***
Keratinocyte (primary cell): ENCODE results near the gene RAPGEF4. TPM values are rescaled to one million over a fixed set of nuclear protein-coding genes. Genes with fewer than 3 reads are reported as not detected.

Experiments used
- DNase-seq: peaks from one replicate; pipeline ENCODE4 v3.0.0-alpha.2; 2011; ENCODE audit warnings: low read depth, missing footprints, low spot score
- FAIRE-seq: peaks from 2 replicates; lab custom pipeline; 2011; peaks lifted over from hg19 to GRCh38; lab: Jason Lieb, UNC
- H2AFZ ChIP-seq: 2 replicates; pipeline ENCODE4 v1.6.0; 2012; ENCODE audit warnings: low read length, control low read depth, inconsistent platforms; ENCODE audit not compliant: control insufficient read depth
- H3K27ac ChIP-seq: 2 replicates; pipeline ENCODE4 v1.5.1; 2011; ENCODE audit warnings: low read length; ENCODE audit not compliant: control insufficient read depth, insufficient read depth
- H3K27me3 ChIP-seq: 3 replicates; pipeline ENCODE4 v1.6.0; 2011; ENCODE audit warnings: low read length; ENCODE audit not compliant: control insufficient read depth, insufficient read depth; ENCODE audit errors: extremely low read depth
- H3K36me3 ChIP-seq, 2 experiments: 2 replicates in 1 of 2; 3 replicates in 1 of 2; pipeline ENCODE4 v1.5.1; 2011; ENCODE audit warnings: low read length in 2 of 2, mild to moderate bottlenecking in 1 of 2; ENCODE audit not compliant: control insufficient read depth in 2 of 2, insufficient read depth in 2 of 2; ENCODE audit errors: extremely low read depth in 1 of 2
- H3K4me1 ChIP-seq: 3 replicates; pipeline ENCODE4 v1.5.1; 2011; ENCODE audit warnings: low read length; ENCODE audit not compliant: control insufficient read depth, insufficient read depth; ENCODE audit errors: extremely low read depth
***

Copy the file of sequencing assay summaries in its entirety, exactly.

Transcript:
Keratinocyte (primary cell): ENCODE results near the gene RAPGEF4. TPM values are rescaled to one million over a fixed set of nuclear protein-coding genes. Genes with fewer than 3 reads are reported as not detected.

Experiments used
- DNase-seq: peaks from one replicate; pipeline ENCODE4 v3.0.0-alpha.2; 2011; ENCODE audit warnings: low read depth, missing footprints, low spot score
- FAIRE-seq: peaks from 2 replicates; lab custom pipeline; 2011; peaks lifted over from hg19 to GRCh38; lab: Jason Lieb, UNC
- H2AFZ ChIP-seq: 2 replicates; pipeline ENCODE4 v1.6.0; 2012; ENCODE audit warnings: low read length, control low read depth, inconsistent platforms; ENCODE audit not compliant: control insufficient read depth
- H3K27ac ChIP-seq: 2 replicates; pipeline ENCODE4 v1.5.1; 2011; ENCODE audit warnings: low read length; ENCODE audit not compliant: control insufficient read depth, insufficient read depth
- H3K27me3 ChIP-seq: 3 replicates; pipeline ENCODE4 v1.6.0; 2011; ENCODE audit warnings: low read length; ENCODE audit not compliant: control insufficient read depth, insufficient read depth; ENCODE audit errors: extremely low read depth
- H3K36me3 ChIP-seq, 2 experiments: 2 replicates in 1 of 2; 3 replicates in 1 of 2; pipeline ENCODE4 v1.5.1; 2011; ENCODE audit warnings: low read length in 2 of 2, mild to moderate bottlenecking in 1 of 2; ENCODE audit not compliant: control insufficient read depth in 2 of 2, insufficient read depth in 2 of 2; ENCODE audit errors: extremely low read depth in 1 of 2
- H3K4me1 ChIP-seq: 3 replicates; pipeline ENCODE4 v1.5.1; 2011; ENCODE audit warnings: low read length; ENCODE audit not compliant: control insufficient read depth, insufficient read depth; ENCODE audit errors: extremely low read depth